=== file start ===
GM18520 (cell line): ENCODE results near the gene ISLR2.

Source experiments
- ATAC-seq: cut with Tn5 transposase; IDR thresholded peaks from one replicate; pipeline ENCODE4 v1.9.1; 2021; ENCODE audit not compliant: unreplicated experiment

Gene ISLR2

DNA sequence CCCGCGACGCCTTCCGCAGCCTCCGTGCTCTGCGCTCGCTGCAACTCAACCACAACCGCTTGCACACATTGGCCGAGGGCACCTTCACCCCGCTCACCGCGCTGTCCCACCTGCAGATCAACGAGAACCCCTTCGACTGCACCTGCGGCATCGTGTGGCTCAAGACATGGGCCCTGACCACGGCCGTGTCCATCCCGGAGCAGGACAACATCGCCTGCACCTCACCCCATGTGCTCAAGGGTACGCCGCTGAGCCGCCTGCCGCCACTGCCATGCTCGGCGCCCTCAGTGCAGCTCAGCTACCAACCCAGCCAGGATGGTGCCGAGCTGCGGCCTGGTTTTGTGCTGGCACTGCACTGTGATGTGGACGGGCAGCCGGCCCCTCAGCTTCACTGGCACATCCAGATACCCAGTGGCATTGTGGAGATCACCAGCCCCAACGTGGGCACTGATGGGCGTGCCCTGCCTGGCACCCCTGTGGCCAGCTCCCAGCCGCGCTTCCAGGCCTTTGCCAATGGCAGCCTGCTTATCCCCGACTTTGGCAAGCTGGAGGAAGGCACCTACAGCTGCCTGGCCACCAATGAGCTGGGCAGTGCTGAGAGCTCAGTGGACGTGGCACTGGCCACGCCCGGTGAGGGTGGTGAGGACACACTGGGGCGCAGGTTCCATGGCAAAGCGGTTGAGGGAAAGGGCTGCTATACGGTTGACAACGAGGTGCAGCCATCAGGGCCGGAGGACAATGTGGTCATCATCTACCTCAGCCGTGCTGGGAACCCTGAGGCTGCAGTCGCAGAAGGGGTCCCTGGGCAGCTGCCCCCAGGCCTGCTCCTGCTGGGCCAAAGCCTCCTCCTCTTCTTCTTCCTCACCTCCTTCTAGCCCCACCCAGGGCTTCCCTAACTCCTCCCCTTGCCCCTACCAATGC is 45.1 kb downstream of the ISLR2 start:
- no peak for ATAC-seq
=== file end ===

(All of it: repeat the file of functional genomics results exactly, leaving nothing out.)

GM18520 (cell line): ENCODE results near the gene ISLR2.

Source experiments
- ATAC-seq: cut with Tn5 transposase; IDR thresholded peaks from one replicate; pipeline ENCODE4 v1.9.1; 2021; ENCODE audit not compliant: unreplicated experiment

Gene ISLR2

DNA sequence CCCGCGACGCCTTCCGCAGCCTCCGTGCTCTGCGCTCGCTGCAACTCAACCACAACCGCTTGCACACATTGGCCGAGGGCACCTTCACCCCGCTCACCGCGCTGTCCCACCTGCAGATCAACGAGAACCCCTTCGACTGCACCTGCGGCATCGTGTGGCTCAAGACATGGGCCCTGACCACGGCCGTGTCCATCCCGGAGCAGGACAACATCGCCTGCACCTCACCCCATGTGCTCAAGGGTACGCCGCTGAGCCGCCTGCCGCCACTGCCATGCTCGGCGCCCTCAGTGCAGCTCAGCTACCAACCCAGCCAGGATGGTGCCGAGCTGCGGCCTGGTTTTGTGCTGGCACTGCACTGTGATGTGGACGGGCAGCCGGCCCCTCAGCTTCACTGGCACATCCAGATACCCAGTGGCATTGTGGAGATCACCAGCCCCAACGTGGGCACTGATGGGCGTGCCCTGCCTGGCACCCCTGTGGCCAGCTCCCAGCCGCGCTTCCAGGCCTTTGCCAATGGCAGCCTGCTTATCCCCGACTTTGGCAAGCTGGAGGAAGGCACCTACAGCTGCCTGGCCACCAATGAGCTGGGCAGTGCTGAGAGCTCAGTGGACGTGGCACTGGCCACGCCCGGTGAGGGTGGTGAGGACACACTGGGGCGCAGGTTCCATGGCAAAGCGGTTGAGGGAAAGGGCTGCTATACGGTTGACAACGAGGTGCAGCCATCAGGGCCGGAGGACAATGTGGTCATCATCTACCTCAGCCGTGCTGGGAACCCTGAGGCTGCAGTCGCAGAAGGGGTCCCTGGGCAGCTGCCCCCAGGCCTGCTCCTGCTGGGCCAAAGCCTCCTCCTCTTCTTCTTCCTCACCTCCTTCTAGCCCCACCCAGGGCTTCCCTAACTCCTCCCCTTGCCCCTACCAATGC is 45.1 kb downstream of the ISLR2 start:
- no peak for ATAC-seq